For decades, the comparison of experimental data with theoretical results in studying the biochemistry of vitamin B12 has been very confusing. While the methylcobalamin cofactor-dependent Methionine Synthase process can undergo unlimited turnovers, and some of the adenosylcobalamin-dependent processes run with close-to-unity equilibrium constants (e.g., with close-to-zero energy barriers), the DFT and QM/MM based on density functional theory, the most used and appreciated methods for calculating the electronic structure of molecules, have been showing a much shorter than experimental-determined Co-N distances in the vitamin B12 cofactors of Co+2 and the inadequate large energetic barriers of their enzymology bioprocesses. The confusion was even larger since some in vitro experimental data showed large barriers to the vitamin B12 cofactor reactions (which in fact play a destructive role in the Methionine Synthase process and which barriers were caused mostly by the influence of the solvents in which the reaction took place). It reached the point where solid contributions to the study of the biochemical processes of vitamin B12 were almost officially questioning the correctness of the experimental determination of the Co-N chemical bond distances in the cobalt(II) cofactors of vitamin B12. Unexpectedly, all the theoretical biochemistry of the vitamin B12 cofactors began to agree with all in vivo experimental data only when they were treated with the MCSCF method, the method that considers the orbital mixing, or in other words, the Pseudo-Jahn–Teller Effect. MCSCF data establish unknown mechanistic details of the methyl radical and hydrogen transfers, the origin of the electronic transfers between bioreagents, and the nature and the relationship between the bioreactions. The Pseudo-Jahn–Teller Effect, e.g., orbital mixing, governs vitamin B12 chemistry in general and provides insight into particular details of vitamin B12-dependent reactions in the human body. It turns out that the DFT or QM/MM based on DFT method theoretical data are incongruent with the experimental data due to their limitations, e.g., the unaccounted-for effects of orbital mixing. Full article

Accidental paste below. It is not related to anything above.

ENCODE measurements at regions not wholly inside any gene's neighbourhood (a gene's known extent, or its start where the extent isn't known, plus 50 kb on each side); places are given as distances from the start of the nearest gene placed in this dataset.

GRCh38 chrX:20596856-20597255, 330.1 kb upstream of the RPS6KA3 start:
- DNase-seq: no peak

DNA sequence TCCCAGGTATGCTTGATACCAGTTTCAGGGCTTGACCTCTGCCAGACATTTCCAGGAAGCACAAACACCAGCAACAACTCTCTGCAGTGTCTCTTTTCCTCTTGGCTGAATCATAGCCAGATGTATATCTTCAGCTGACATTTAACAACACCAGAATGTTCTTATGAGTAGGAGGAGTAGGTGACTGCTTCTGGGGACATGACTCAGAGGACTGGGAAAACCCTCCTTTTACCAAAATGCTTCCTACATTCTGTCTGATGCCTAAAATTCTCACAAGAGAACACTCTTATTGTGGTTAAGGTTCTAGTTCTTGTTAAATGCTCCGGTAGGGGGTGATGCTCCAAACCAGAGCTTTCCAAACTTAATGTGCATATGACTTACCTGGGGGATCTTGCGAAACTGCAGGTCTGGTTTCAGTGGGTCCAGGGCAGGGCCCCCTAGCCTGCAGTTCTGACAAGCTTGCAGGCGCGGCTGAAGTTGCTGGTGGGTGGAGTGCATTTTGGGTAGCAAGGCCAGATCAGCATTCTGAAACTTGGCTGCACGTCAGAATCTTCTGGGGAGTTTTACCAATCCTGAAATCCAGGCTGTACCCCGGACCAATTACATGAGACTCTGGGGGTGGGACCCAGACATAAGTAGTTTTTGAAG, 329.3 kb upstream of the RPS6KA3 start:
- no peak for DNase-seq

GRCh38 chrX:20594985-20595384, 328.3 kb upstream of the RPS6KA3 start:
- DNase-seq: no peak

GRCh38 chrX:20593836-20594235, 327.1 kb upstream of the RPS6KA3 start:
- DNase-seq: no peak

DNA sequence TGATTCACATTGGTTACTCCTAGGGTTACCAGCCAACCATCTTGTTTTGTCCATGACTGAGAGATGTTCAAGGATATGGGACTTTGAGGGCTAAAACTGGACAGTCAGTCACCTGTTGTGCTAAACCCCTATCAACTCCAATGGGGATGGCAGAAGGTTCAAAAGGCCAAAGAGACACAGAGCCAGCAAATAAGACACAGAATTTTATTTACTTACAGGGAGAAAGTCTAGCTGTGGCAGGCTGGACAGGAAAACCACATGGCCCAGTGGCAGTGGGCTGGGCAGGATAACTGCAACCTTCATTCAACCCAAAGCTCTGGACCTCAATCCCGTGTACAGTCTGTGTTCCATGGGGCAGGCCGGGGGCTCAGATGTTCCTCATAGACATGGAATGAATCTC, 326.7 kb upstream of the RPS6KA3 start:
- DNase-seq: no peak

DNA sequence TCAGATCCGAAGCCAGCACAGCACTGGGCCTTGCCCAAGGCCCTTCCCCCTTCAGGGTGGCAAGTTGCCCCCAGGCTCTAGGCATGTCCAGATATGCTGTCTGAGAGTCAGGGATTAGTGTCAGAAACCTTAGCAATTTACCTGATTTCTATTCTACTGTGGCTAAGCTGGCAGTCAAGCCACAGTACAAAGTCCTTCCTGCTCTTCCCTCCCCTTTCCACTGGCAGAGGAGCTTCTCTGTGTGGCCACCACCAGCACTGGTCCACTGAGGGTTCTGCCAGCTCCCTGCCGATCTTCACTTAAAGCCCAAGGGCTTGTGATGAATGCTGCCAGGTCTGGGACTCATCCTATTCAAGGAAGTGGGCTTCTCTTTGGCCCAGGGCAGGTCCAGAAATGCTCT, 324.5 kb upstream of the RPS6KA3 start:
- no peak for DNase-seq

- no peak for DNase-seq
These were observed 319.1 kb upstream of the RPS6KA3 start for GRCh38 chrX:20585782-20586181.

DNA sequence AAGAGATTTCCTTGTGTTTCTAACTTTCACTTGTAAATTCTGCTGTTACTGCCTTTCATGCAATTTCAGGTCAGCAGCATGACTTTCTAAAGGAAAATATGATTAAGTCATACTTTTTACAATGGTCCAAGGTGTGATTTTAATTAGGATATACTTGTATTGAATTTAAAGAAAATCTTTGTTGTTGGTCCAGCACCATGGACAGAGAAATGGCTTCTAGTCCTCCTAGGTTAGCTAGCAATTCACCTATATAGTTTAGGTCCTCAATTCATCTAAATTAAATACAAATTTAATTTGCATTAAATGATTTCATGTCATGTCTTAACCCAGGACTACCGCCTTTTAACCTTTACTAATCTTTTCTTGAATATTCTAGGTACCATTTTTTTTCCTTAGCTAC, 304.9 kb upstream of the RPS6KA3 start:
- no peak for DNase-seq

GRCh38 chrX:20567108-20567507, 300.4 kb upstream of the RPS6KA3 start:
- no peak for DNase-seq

(This article belongs to the Special Issue Feature Papers in Reactions in 2023)